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It's not easy being green

  • Story Highlights
  • Consumers increasingly becoming aware of "Greenwash" products
  • Canadian marketing agency TerraChoice outlines the "six sins of greenwashing"
  • TerraChoice advise people to: "choose products that appear to educate and inform"
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By Matthew Knight
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LONDON, England (CNN) -- You might want to go green, but how do you know what you're buying is truly ethical? Greenwash -- the ignoble art of misleading consumers about a product's true green worth -- is on the rise. But thanks to the work of increasingly vigilant regulators, some of the more curious and downright spurious claims are being weeded out.

TerraChoice's "six sins of greenwashing" include vagueness, irrelevance and outright fibbing.

TerraChoice, a Canadian environmental marketing agency, has devised a guide for consumers which they hope goes some way to eradicating greenwash. They've called it "the six sins of greenwashing."

Scott McDougall, President and CEO of TerraChoice told CNN: "The regulatory initiatives in Canada, the U.S., Australia and, I suspect, Europe are rather impenetrable bureaucratic documents, and are not very useful to the average consumer. So we developed it as a tool that would be memorable and useful to consumers."

The sins include "Vagueness" -- terms like 100 percent natural and earth-friendly which don't really mean anything, "Hidden Trade Off" -- is a product truly sustainable? And the "Lesser of Two Evils" -- trying to make consumers feel green about products that have dubious environmental benefit.

Set up in 1995 as part of the Canadian Federal Government's program against greenwash, TerraChoice examines the entire life cycle of a product and the science of environmental claims with a view to awarding Canada's environmental certification mark, the EcoLogo. "Our position is to help genuine environmental leadership win market share," McDougall said.

Fact Box

The six sins of greenwashing according to TerraChoice:
  • The Hidden Trade-off
  • No Proof
  • Vagueness
  • Irrelevance
  • Fibbing
  • The Lesser of Two Evils

TerraChoice is currently completing a 20-year study of green marketing claims. They have discovered that greenwash is more prevalent when public interest in environmental issues is greater, and that there's been a gradual increase in claims over time. "It's a kind of a sawtooth curve," McDougall said.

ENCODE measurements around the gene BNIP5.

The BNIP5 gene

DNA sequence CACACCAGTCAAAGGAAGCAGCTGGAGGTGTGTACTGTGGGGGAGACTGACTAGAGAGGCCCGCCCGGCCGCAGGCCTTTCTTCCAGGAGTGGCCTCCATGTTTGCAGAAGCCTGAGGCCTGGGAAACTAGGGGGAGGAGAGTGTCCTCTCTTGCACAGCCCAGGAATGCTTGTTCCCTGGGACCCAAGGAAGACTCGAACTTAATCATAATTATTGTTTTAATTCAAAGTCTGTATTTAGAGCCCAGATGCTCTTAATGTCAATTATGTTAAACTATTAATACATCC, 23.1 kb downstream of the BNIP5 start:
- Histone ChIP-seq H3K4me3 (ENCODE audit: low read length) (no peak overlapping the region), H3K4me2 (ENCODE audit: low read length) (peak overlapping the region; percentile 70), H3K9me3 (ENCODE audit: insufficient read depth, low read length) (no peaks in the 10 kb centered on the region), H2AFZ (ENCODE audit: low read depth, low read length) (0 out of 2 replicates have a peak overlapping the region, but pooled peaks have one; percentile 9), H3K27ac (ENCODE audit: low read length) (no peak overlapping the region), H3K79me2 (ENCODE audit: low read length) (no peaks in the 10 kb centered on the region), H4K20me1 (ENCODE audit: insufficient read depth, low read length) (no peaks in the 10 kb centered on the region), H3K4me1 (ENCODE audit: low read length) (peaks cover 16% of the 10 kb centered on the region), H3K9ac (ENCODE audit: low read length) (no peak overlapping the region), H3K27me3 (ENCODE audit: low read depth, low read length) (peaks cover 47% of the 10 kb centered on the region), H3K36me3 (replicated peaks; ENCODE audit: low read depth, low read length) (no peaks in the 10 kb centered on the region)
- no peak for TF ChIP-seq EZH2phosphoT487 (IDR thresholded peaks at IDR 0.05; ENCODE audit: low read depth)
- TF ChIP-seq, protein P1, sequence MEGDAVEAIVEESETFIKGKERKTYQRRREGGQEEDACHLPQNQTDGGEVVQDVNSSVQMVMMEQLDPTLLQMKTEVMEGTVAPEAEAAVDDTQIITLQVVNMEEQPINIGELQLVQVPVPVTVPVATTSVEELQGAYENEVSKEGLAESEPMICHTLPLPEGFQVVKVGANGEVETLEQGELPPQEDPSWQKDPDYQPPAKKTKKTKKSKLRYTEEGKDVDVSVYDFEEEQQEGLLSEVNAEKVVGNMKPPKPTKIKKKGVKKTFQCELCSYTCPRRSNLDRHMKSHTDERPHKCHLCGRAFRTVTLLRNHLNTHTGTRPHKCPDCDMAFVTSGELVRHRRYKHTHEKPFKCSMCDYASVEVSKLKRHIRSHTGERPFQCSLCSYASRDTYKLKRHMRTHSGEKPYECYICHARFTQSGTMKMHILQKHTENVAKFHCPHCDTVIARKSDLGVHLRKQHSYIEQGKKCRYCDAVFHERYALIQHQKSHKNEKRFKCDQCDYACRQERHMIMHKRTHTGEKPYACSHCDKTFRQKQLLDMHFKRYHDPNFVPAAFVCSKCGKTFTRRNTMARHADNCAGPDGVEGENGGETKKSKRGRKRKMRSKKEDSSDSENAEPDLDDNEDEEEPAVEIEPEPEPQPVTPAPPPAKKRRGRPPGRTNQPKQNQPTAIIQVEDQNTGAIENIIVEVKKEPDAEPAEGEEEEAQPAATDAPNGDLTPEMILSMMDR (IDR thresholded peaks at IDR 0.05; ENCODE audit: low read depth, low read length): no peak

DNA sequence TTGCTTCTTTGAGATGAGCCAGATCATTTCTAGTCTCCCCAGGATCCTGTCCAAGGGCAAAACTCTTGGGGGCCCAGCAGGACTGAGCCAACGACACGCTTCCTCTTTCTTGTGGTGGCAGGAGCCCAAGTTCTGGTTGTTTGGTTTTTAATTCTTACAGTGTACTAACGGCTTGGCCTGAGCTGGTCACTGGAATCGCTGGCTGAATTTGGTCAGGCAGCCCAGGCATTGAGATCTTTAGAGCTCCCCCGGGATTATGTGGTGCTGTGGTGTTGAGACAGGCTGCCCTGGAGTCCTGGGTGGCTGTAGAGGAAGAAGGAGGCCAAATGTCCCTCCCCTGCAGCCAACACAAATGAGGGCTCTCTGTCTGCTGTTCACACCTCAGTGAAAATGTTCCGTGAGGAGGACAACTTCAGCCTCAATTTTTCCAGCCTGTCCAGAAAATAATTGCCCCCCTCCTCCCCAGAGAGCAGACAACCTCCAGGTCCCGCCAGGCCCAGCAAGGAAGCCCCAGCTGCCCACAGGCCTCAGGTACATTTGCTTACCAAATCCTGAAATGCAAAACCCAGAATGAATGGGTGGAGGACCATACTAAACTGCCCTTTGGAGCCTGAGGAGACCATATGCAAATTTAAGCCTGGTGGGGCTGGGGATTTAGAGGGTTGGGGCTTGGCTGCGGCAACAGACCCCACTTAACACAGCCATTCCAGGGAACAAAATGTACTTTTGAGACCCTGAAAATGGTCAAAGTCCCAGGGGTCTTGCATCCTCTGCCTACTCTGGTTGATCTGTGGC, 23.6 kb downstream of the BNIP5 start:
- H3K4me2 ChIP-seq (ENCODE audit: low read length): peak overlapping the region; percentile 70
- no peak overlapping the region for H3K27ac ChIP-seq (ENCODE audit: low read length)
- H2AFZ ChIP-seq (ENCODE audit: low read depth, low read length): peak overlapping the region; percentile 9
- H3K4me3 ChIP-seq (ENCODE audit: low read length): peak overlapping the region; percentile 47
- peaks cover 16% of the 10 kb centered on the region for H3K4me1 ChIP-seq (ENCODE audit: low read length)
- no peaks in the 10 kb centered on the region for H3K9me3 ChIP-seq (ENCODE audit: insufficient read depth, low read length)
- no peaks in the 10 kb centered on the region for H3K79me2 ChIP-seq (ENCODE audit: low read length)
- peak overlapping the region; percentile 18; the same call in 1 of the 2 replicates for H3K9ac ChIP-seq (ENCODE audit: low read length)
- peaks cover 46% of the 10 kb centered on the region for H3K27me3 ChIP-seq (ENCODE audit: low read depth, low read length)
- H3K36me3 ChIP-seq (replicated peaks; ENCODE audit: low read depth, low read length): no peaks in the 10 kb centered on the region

This rise appears to be a global phenomenon. The UK Advertising Standards Authority (ASA) says that complaints about environmental claims "increased dramatically" in 2007 -- 561 compared with just 117 the previous year.

Car manufacturer Lexus ran into trouble in the UK with its "High Performance. Low Emissions. Zero Guilt" advert. The ASA ruled that "zero guilt" implied "little or no damage to the environment."

British Gas was also found to have misled the public by claiming in a television ad that its green energy was "carbon zero." The regulator agreed with complainants that the phrase implied that no carbon dioxide was produced.

In their 2007 report the ASA concluded that; "claims about carbon emissions and green tariffs were among those most likely to confuse consumers."

Australia is also clamping down on greenwash. In June 2008, the Australian Competition and Consumer Commission (ACCC) demanded that tire manufacturer Goodyear compensate consumers after claiming that their Eagle LS2000 was eco-friendly and cut carbon emissions.

The ACCC -- which is also taking Swedish car manufacturer Saab to court over inflated green claims -- has recorded a tenfold increase in complaints since October 2007.

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So does McDougall think businesses are starting to get the message about greenwash?

"Those sectors under particular scrutiny are educating themselves more quickly about what legitimate green marketing is," he said. "In particular, cleaning formulations and cleaning chemistry. I think there is a great deal of movement towards greening generally."

But should products which are inherently bad for the environment be allowed to promote their improving green status? Well, Norway doesn't think so. In October 2007 they banned all green references in automobile advertising.

In TerraChoice's "six sins" many motorized forms of transport would fall into the "Lesser of Two Evils" category. McDougall thinks that this is increasingly a problem area. "It has been suggested to us that some of the claims about fuel efficiency and carbon issues are fundamentally deceiving," he said.

Inevitably, some products are going to fail the criteria needed to achieve an EcoLogo -- McDougall once had to politely reject a bid wanting organic cigarettes certified -- but he says in most cases that TerraChoice has studied there was not a malicious attempt to mislead.

With such a barrage of eco-messages slapped on products these days even McDougall concedes that "the six sins of greenwashing" might be too much for consumers to remember when out shopping. So, in a nutshell, what's his advice?

"The most essential guide I can offer consumers is; choose the product that appears to be doing its best to educate you, to offer you information and in precise language."

Do you think greenwashing is a problem? Do we need more or less regulation? Have your say in the "sound off" box below.

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